due to lack of level may then cause a change in velocity that is comparable to the actual velocity of the
slow-moving glider. This can give rise to a very large fractional error, since we are assuming that the
system is isolated. You can also try to adjust the launch conditions so the final velocities are not too
small to minimize this error. This is NOT an invitation to hurtle the gliders along the track. After
levelling the track at the start, select the Store Level command. This stores the position of the linear
actuator controlling the track level which allows you to use the Re-Level command to return the track to
level for future runs.
1. When using the Re-level command, is it possible to introduce error from slop in the
threads? Explain.
Measure the mass of each glider so you can compute the momentum. Make sure you clearly identify
which glider has which mass, and don’t mix up the assignment.
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Measure the length of the timing flags. You will need to enter these values for the software to calculate
the speeds of the gliders.
You will measure the velocity of each glider both before and after the collision, not during. This can be
achieved by having the collisions occur between the two photogates. This may take some practice with
the launch controls.
You will be using the Collision Timing mode. This mode keeps track of each gate separately. Try a
practice run with one glider initially stationary between the gates. Watch the photogate times as the
gliders pass through the gates. Note how the software reports the data and devise a way to record the
data in as clear a manner as possible in your report. Remember to keep track of directions!
Remember that you need to measure the momentum of each glider before and after the collision.
Therefore, if both gliders are moving after the collision, allow them to completely pass through the
gates before removing them from the track.
2. If both gliders pass through the same photogate after the collision, how does the computer
report the data?
Make sure you understand the results that the computer provides.
Investigate the following elastic collisions:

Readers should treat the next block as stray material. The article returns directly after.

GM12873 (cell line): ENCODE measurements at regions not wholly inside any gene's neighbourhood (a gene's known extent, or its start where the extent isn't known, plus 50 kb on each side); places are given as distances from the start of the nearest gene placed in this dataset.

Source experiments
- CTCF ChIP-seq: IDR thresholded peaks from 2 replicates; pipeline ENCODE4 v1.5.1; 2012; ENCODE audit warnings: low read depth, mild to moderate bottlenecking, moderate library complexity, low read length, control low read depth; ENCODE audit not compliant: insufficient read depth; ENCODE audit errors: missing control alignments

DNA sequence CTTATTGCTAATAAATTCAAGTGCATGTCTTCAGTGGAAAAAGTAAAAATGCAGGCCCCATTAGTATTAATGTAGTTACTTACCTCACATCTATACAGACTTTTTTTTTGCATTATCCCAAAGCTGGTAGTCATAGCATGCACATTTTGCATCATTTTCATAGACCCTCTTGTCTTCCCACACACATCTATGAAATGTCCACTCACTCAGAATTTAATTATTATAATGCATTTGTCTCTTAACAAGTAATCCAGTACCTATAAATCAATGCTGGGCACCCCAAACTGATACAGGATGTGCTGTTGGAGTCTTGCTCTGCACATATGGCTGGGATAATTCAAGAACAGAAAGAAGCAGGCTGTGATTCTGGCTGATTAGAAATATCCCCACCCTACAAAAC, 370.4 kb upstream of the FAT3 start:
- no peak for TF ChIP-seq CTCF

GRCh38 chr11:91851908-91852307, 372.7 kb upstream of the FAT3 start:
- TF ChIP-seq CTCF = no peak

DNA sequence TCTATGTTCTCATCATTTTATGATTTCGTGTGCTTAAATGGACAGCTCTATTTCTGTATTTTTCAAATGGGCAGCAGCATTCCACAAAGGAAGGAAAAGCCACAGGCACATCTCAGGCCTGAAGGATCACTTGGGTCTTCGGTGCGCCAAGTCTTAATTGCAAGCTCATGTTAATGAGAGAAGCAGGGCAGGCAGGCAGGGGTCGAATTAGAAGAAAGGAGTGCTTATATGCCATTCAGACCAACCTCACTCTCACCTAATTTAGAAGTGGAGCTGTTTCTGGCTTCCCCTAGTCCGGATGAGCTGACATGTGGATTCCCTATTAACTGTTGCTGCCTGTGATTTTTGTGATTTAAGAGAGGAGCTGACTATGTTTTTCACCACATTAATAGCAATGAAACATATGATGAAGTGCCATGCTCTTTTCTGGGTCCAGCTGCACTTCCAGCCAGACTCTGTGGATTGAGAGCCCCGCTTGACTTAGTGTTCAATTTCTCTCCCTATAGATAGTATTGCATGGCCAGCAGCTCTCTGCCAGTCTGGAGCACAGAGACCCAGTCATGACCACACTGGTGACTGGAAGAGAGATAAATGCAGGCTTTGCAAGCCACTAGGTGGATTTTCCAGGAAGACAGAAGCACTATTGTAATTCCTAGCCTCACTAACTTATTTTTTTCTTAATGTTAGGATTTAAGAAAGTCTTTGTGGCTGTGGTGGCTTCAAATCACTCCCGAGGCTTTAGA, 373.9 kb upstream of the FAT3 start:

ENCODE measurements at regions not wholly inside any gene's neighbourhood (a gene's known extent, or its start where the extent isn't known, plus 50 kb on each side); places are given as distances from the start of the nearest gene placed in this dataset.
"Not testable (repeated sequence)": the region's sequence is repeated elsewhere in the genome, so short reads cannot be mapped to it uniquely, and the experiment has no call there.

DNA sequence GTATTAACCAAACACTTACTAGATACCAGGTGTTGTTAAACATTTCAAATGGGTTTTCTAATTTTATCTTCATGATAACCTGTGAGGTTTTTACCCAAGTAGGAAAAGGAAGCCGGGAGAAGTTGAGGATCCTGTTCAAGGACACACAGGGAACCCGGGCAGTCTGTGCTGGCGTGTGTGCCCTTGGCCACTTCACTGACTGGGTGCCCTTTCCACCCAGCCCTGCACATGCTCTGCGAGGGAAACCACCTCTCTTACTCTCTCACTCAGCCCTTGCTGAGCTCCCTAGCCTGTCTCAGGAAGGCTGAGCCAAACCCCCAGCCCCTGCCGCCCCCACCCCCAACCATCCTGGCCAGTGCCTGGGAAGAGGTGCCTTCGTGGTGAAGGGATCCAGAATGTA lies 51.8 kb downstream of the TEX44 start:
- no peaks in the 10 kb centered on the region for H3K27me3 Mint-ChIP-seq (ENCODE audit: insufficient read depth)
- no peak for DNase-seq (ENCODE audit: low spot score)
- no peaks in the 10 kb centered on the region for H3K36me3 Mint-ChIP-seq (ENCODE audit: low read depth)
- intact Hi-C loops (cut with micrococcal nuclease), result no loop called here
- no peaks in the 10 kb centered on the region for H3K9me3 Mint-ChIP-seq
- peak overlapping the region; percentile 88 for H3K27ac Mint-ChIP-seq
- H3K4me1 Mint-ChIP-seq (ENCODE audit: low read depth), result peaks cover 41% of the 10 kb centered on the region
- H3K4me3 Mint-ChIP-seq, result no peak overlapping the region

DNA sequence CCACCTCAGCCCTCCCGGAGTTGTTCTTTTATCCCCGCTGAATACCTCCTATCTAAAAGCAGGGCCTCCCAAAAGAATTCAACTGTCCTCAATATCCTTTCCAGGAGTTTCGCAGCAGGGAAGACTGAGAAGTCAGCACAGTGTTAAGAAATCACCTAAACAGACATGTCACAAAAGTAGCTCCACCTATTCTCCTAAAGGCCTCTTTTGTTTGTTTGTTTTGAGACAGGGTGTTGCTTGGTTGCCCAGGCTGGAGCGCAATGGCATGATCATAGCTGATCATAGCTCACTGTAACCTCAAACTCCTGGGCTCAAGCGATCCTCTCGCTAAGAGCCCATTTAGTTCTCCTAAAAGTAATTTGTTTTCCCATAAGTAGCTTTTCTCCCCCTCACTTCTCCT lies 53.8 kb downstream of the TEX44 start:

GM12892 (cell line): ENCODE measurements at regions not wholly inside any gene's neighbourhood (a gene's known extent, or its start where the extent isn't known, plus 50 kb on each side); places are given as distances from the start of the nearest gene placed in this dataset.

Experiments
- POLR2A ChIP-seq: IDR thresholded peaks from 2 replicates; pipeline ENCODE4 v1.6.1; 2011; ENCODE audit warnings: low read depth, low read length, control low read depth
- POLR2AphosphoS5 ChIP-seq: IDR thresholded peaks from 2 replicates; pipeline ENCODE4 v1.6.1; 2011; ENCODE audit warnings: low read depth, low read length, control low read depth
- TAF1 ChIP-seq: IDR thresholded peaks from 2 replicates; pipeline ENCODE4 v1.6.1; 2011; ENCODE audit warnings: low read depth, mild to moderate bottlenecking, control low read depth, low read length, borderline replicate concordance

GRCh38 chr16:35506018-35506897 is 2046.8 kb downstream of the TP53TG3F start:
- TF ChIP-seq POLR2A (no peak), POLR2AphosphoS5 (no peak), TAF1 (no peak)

Equal or nearly equal mass, one glider initially at rest.
Unequal mass, one glider initially at rest.
Repeat the above two collisions with nonzero initial speed for both gliders.
Part b: Inelastic Collisions (separate RWSL session)
The elastic collision gliders are replaced with collisions that will undergo nearly perfect inelastic
collisions. Each glider has a small piece of Velcro on it so the gliders stay together after the collision.
The two gliders will be moving as a single unit after the collision so there will be a single final velocity.
Repeat the collisions from section 1 (e.g. motionless target, target more massive than moving glider,
3. Where is the energy lost in an inelastic collision?
Deduce whether your results in parts I and II are consistent with conservation of momentum.
At times heat is generated in collisions, and the sum of potential and kinetic energies is not the same
before and after the collision. Choose a couple of sets of your data and compute the total kinetic
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energies before and after (a) an elastic collision and (b) a totally inelastic collision. Perform a
comparison and determine if your results are consistent with the predictions of the theory.
Complete all numbered questions throughout this lab and be sure to include your answers along with
your experimental data and results. Don’t forget to analyze all sources of error, compute the error in
each case and include these in your report.
This lab is adapted from Reference 1:
1. Laboratory Manual for PHY 100 & 101 Introductory Physics I and II and PHY 120 & 121
Principles of Physics I and II, 5th Edition 2004, prepared by Jason Diemer, North Island College
NANSLO Physics Core Units and Laboratory Experiments
by the North American Network of Science Labs Online,
a collaboration between WICHE, CCCS, and BCcampus
is licensed under a Creative Commons Attribution 3.0 Unported License;
based on a work at
Funded by a grant from EDUCAUSE through the Next Generation Learning Challenges.